Using the Atherosclerosis Risk in Communities (ARIC) study, 308 patients with data available from before and after the incidence of HF were included. Pre-morbid and post-morbid obesity were defined based on body mass index measurements at least three months before and after incident HF. The associations of pre-morbid and post-morbid obesity and weight change with survival after HF were evaluated using a Cox proportional hazard model.
RESULTS
Pre-morbid obesity was associated with higher mortality (hazard ratio [HR], 1.61; 95% confidence interval [CI], 1.04 to 2.49) but post-morbid obesity was associated with increased survival (HR, 0.57; 95% CI, 0.37 to 0.88). Adjusting for weight change due to disease as a confounder of the obesity-mortality relationship resulted in the absence of any significant associations between post-morbid obesity and mortality.
CONCLUSIONS
This study demonstrated that controlling for reverse causality by adjusting for the confounder of weight change may remove or reverse the protective effect of obesity on mortality among patients with incident HF.
Summary

Citations

Citations to this article as recorded by  
  • Prevalence and clinical characteristics of diabetic cardiomyopathy in patients with acute heart failure
    Kenichi Matsushita, Kazumasa Harada, Takashi Kohno, Hiroki Nakano, Daisuke Kitano, Junya Matsuda, Makoto Takei, Hideaki Yoshino, Takeshi Yamamoto, Ken Nagao, Morimasa Takayama
    Nutrition, Metabolism and Cardiovascular Diseases.2024; 34(5): 1325.     CrossRef
  • Impact of body mass index on cardiac adrenergic derangement in heart failure patients: a 123I-mIBG imaging study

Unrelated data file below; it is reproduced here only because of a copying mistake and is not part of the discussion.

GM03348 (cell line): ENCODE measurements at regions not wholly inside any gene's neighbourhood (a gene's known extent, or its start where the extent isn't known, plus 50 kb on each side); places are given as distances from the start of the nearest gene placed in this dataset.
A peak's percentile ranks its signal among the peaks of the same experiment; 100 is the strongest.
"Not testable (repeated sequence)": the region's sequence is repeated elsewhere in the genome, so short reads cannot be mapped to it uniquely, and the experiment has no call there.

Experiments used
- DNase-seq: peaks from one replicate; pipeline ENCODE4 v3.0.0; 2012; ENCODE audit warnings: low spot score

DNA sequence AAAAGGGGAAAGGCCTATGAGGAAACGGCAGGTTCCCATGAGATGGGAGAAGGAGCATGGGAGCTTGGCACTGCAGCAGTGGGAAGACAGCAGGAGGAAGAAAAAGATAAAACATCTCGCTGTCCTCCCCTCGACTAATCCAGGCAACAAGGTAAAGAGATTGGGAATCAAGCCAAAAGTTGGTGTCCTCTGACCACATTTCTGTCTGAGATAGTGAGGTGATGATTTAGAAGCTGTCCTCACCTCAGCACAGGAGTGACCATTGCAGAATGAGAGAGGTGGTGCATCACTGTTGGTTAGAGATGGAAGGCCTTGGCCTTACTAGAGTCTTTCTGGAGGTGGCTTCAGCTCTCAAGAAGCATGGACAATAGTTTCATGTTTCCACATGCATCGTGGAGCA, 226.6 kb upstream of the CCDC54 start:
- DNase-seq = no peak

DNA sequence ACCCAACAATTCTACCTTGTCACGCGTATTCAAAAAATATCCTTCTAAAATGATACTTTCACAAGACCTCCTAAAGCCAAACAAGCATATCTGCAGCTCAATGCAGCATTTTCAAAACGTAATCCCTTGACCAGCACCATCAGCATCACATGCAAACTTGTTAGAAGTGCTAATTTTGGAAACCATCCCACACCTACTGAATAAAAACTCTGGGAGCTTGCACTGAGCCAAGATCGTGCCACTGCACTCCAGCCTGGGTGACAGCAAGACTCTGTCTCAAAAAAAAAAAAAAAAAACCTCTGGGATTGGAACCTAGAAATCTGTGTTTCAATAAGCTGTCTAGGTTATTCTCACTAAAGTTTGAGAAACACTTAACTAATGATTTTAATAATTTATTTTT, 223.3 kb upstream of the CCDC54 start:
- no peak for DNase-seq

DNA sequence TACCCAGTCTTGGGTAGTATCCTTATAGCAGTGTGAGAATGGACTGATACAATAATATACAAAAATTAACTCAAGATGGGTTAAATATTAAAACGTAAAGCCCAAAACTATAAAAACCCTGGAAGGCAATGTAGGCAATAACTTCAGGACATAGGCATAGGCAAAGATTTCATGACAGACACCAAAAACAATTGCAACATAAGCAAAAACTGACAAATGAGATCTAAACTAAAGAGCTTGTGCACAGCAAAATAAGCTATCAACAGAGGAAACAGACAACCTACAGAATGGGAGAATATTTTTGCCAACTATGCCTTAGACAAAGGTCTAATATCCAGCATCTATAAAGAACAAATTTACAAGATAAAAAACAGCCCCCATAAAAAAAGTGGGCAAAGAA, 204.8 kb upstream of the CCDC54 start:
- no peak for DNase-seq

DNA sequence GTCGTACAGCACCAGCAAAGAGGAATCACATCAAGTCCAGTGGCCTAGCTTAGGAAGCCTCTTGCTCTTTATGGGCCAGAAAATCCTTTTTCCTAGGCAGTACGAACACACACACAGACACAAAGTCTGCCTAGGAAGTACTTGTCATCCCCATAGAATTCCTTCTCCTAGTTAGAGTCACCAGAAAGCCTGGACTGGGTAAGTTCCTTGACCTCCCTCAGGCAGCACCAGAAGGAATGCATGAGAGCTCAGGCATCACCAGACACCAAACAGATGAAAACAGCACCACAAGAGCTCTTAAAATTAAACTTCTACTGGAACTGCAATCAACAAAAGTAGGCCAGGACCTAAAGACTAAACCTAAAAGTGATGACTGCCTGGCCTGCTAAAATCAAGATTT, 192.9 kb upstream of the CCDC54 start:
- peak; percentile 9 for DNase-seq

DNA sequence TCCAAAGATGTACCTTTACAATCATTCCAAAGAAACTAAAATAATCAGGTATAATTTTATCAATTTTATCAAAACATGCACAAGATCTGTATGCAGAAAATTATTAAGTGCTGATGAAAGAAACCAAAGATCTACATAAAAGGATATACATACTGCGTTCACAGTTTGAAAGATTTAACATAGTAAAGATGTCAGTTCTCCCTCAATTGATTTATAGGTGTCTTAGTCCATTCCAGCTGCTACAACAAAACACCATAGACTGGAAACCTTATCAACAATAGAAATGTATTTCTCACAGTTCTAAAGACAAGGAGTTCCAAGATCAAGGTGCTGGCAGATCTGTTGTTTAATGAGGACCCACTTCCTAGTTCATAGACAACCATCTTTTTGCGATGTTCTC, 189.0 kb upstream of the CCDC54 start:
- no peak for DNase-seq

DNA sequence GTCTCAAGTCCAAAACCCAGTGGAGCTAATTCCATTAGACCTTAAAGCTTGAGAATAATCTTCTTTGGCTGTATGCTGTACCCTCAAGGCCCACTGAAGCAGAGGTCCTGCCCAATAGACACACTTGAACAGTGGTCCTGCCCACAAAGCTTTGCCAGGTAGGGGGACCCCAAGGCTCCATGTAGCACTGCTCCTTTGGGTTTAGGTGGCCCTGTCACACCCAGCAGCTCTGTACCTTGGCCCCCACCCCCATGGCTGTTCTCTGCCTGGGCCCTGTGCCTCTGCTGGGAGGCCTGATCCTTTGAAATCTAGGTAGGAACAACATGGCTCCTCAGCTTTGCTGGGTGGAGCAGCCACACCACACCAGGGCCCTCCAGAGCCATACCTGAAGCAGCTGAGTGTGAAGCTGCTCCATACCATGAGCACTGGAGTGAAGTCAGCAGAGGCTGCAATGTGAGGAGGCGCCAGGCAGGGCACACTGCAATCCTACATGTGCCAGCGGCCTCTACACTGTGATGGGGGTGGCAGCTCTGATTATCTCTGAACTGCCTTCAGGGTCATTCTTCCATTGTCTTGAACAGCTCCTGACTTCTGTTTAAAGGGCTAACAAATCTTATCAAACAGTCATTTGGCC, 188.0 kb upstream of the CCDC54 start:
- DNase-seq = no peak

Klara Komici, Leonardo Bencivenga, Stefania Paolillo, Paola Gargiulo, Roberto Formisano, Roberta Assante, Carmela Nappi, Fabio Marsico, Adriana D’Antonio, Giovanni De Simini, Antonio Cittadini, Dino Franco Vitale, Alberto Cuocolo, Pasquale Perrone Filardi
    European Journal of Nuclear Medicine and Molecular Imaging.2020; 47(7): 1713.     CrossRef
  • Impact of prior bariatric surgery on outcomes of hospitalized patients with heart failure: a population-based study
    Hedong Han, Tiantian Zhu, Yibin Guo, Yiming Ruan, Eyal Herzog, Jia He
    Surgery for Obesity and Related Diseases.2019; 15(3): 469.     CrossRef
  • Body mass index and all-cause mortality in patients with atrial fibrillation: insights from the China atrial fibrillation registry study
    Lu Wang, Xin Du, Jian-Zeng Dong, Wen-Na Liu, Ying-Chun Zhou, Song-Nan Li, Xue-Yuan Guo, Chen-Xi Jiang, Rong-Hui Yu, Cai-Hua Sang, Ri-Bo Tang, De-Yong Long, Nian Liu, Rong Bai, Laurent Macle, Chang-Sheng Ma
    Clinical Research in Cardiology.2019; 108(12): 1371.     CrossRef
  • The Effects of Reverse Causality and Selective Attrition on the Relationship Between Body Mass Index and Mortality in Postmenopausal Women
    Hailey R Banack, Jennifer W Bea, Jay S Kaufman, Andrew Stokes, Candyce H Kroenke, Marcia L Stefanick, Shirley A Beresford, Chloe E Bird, Lorena Garcia, Robert Wallace, Robert A Wild, Bette Caan, Jean Wactawski-Wende
    American Journal of Epidemiology.2019; 188(10): 1838.     CrossRef

Epidemiol Health : Epidemiology and Health